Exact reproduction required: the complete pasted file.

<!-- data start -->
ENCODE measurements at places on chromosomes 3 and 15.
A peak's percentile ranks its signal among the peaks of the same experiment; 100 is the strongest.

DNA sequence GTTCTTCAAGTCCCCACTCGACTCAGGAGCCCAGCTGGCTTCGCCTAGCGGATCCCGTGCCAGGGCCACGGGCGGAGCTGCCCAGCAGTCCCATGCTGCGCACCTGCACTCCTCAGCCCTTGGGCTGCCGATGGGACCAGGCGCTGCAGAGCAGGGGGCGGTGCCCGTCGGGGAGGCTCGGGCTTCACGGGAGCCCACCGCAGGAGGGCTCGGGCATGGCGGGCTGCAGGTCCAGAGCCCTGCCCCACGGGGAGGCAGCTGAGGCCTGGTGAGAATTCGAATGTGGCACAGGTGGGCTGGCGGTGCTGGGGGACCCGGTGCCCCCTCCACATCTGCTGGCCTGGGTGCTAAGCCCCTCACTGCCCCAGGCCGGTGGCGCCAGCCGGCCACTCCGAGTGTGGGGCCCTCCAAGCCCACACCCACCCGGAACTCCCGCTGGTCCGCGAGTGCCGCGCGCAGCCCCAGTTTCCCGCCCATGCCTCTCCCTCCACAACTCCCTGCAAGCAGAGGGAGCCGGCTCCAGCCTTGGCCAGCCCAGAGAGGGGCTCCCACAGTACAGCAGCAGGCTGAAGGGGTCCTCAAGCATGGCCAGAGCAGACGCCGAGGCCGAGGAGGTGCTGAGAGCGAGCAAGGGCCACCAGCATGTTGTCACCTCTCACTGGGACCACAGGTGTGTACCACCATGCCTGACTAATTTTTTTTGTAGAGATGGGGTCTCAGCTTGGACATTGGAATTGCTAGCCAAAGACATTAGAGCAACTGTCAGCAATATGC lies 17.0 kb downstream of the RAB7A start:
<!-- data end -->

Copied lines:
ENCODE measurements at places on chromosomes 3 and 15.
A peak's percentile ranks its signal among the peaks of the same experiment; 100 is the strongest.

DNA sequence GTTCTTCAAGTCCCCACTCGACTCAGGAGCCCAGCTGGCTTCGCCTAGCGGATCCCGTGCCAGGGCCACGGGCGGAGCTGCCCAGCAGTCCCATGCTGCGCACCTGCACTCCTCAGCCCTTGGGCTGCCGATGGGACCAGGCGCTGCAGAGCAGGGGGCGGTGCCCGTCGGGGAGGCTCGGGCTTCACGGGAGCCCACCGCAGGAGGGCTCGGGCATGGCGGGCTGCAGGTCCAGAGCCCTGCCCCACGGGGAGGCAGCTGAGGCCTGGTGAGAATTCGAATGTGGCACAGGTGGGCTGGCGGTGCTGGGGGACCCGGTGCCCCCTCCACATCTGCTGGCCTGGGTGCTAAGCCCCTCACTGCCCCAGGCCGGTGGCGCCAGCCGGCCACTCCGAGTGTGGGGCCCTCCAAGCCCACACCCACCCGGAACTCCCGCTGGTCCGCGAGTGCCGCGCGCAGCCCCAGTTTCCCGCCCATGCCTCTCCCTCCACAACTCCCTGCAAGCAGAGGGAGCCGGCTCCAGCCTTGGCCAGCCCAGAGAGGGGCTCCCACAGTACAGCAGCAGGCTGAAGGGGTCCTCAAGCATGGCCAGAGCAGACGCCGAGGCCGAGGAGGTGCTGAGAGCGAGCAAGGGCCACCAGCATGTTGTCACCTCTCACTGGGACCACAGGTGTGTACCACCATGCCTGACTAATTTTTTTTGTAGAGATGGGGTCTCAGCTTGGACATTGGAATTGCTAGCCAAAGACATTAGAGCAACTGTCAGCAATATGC lies 17.0 kb downstream of the RAB7A start: